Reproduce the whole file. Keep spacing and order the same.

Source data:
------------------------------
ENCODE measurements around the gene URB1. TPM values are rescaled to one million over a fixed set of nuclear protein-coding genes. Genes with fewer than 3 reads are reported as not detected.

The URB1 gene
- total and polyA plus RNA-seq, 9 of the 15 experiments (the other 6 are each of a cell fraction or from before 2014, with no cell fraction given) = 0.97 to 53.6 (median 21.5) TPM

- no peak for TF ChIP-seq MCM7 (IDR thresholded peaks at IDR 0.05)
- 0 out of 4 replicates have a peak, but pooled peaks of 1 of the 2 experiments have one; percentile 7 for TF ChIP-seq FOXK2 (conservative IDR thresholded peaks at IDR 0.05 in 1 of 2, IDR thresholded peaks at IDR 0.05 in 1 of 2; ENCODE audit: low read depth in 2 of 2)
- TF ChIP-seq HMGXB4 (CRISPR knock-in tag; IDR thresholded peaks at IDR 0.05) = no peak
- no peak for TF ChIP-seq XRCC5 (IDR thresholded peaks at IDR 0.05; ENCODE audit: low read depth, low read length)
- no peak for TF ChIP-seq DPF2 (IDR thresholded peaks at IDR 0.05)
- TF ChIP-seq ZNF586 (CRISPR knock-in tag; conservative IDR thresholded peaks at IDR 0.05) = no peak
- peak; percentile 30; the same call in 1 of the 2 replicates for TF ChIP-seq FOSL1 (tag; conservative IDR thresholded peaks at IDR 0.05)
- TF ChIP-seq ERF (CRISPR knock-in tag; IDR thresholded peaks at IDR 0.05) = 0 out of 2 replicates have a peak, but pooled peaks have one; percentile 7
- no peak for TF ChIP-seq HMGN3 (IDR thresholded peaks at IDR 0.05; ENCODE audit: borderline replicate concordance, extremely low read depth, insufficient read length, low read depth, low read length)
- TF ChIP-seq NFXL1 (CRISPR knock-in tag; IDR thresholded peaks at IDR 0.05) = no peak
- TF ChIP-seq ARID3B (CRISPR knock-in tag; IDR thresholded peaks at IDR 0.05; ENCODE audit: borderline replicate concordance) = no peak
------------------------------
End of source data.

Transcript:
ENCODE measurements around the gene URB1. TPM values are rescaled to one million over a fixed set of nuclear protein-coding genes. Genes with fewer than 3 reads are reported as not detected.

The URB1 gene
- total and polyA plus RNA-seq, 9 of the 15 experiments (the other 6 are each of a cell fraction or from before 2014, with no cell fraction given) = 0.97 to 53.6 (median 21.5) TPM

- no peak for TF ChIP-seq MCM7 (IDR thresholded peaks at IDR 0.05)
- 0 out of 4 replicates have a peak, but pooled peaks of 1 of the 2 experiments have one; percentile 7 for TF ChIP-seq FOXK2 (conservative IDR thresholded peaks at IDR 0.05 in 1 of 2, IDR thresholded peaks at IDR 0.05 in 1 of 2; ENCODE audit: low read depth in 2 of 2)
- TF ChIP-seq HMGXB4 (CRISPR knock-in tag; IDR thresholded peaks at IDR 0.05) = no peak
- no peak for TF ChIP-seq XRCC5 (IDR thresholded peaks at IDR 0.05; ENCODE audit: low read depth, low read length)
- no peak for TF ChIP-seq DPF2 (IDR thresholded peaks at IDR 0.05)
- TF ChIP-seq ZNF586 (CRISPR knock-in tag; conservative IDR thresholded peaks at IDR 0.05) = no peak
- peak; percentile 30; the same call in 1 of the 2 replicates for TF ChIP-seq FOSL1 (tag; conservative IDR thresholded peaks at IDR 0.05)
- TF ChIP-seq ERF (CRISPR knock-in tag; IDR thresholded peaks at IDR 0.05) = 0 out of 2 replicates have a peak, but pooled peaks have one; percentile 7
- no peak for TF ChIP-seq HMGN3 (IDR thresholded peaks at IDR 0.05; ENCODE audit: borderline replicate concordance, extremely low read depth, insufficient read length, low read depth, low read length)
- TF ChIP-seq NFXL1 (CRISPR knock-in tag; IDR thresholded peaks at IDR 0.05) = no peak
- TF ChIP-seq ARID3B (CRISPR knock-in tag; IDR thresholded peaks at IDR 0.05; ENCODE audit: borderline replicate concordance) = no peak